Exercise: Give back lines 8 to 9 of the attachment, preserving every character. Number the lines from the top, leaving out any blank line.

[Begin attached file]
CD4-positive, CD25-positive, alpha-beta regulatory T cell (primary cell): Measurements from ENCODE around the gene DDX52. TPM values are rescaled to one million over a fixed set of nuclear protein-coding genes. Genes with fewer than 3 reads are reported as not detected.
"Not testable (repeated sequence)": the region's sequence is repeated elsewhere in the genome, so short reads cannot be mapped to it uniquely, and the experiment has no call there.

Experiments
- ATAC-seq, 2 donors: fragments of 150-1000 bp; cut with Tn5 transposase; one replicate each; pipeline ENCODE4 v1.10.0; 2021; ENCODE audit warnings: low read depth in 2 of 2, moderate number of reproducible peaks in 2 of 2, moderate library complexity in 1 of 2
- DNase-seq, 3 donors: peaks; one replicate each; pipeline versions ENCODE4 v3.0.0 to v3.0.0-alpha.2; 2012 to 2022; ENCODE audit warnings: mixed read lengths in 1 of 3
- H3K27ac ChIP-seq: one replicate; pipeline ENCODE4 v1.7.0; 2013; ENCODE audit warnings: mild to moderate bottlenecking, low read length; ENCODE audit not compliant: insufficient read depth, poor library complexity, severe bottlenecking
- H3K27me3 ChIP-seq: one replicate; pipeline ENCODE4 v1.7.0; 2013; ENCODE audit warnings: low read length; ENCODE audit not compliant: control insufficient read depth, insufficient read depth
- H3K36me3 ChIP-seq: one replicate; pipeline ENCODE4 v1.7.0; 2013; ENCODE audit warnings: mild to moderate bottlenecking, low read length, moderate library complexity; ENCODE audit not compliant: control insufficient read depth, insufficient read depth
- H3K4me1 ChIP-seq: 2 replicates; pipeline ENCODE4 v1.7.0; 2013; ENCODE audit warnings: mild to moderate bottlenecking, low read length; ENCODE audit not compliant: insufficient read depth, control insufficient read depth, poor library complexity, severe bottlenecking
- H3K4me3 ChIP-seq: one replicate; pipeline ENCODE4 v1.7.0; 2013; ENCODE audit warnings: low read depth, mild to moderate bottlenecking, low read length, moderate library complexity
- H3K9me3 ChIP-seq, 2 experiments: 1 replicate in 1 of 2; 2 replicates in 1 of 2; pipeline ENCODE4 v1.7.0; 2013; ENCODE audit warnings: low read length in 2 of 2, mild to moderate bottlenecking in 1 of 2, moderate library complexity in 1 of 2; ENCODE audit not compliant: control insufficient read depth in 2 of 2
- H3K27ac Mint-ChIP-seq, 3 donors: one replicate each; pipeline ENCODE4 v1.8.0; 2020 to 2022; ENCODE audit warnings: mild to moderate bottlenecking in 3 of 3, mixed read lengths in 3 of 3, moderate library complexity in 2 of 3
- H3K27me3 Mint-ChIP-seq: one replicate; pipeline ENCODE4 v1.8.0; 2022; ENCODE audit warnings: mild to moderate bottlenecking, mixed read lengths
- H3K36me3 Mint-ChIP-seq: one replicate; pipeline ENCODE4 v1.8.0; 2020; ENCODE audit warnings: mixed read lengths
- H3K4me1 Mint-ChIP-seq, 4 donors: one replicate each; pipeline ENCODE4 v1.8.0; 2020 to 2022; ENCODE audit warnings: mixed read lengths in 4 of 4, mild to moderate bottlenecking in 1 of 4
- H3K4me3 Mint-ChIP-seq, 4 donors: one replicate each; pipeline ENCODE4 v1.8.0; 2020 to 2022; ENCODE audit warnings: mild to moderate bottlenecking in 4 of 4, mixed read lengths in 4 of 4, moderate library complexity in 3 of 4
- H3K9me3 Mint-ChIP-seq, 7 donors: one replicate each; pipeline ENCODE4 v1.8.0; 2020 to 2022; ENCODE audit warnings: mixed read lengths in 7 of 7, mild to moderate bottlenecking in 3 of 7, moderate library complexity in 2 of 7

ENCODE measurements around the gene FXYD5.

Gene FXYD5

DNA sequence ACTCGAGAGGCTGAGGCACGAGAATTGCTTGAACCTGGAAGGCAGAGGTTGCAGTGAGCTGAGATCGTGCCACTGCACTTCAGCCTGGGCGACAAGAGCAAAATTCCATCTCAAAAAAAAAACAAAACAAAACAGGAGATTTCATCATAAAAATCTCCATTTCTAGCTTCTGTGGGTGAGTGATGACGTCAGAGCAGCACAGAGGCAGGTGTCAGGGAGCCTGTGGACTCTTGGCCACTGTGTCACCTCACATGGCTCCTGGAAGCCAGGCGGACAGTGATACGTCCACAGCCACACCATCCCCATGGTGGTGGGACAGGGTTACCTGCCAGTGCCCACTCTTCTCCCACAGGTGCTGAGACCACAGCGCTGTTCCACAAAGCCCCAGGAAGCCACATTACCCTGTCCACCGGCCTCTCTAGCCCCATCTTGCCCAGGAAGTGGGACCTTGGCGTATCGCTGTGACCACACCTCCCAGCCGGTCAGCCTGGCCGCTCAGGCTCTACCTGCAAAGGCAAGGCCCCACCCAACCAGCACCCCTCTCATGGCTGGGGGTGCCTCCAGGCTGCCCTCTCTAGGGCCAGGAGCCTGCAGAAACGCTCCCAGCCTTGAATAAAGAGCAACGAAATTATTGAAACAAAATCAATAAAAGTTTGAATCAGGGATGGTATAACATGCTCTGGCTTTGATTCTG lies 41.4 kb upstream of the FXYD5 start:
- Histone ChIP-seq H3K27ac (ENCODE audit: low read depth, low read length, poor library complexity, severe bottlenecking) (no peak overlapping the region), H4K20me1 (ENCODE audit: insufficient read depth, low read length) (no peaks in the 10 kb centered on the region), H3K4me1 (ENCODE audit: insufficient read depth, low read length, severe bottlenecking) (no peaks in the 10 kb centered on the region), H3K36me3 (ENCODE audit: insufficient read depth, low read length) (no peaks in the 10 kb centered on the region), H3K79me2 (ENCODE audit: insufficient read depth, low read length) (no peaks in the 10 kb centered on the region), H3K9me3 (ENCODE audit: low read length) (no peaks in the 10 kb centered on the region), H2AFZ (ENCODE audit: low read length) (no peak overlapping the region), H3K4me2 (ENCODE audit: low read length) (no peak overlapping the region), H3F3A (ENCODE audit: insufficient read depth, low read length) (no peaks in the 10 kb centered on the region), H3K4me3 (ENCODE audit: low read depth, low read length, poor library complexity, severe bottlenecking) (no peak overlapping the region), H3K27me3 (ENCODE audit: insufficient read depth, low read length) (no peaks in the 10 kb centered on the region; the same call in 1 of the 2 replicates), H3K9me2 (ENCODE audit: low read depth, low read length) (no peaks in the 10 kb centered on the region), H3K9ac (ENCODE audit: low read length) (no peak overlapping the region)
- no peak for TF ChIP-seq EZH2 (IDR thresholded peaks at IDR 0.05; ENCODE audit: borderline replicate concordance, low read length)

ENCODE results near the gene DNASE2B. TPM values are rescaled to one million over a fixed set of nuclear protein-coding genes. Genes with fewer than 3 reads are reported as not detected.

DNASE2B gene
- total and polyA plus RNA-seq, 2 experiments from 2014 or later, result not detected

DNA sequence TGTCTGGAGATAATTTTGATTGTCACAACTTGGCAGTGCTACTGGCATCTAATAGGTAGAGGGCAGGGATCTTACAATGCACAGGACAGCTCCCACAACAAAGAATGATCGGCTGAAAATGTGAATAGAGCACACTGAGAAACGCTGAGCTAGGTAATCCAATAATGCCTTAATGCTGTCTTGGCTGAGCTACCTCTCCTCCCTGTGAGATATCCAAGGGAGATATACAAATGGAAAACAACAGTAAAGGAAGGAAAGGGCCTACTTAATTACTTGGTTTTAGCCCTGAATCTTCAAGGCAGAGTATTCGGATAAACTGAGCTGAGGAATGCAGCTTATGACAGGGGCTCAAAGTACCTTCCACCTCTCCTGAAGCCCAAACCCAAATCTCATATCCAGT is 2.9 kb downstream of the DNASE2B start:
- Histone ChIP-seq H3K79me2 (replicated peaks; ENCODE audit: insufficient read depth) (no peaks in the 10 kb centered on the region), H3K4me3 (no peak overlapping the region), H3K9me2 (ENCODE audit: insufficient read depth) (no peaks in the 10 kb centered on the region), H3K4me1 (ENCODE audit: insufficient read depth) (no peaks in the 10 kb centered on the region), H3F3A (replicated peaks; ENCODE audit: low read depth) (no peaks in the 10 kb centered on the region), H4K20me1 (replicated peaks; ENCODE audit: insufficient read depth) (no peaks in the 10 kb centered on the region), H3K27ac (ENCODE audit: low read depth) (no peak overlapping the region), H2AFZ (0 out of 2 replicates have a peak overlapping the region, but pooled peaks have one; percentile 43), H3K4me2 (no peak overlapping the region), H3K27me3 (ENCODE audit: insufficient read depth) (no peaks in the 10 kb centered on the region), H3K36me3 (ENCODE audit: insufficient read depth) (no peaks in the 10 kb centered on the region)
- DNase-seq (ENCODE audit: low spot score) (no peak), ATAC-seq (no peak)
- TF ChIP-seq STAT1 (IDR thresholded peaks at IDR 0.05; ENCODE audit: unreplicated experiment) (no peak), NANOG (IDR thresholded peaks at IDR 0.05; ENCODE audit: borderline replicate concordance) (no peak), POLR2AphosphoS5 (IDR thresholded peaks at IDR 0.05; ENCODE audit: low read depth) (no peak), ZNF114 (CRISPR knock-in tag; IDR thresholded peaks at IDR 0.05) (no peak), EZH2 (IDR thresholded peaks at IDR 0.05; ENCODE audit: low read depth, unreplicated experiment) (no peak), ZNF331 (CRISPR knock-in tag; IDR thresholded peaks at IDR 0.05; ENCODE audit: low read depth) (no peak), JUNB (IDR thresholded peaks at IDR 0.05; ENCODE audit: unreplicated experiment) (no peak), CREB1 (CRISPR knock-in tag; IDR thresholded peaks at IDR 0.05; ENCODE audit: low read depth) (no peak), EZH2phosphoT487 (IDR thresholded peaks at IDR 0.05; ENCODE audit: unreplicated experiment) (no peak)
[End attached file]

- H3K36me3 ChIP-seq: one replicate; pipeline ENCODE4 v1.7.0; 2013; ENCODE audit warnings: mild to moderate bottlenecking, low read length, moderate library complexity; ENCODE audit not compliant: control insufficient read depth, insufficient read depth
- H3K4me1 ChIP-seq: 2 replicates; pipeline ENCODE4 v1.7.0; 2013; ENCODE audit warnings: mild to moderate bottlenecking, low read length; ENCODE audit not compliant: insufficient read depth, control insufficient read depth, poor library complexity, severe bottlenecking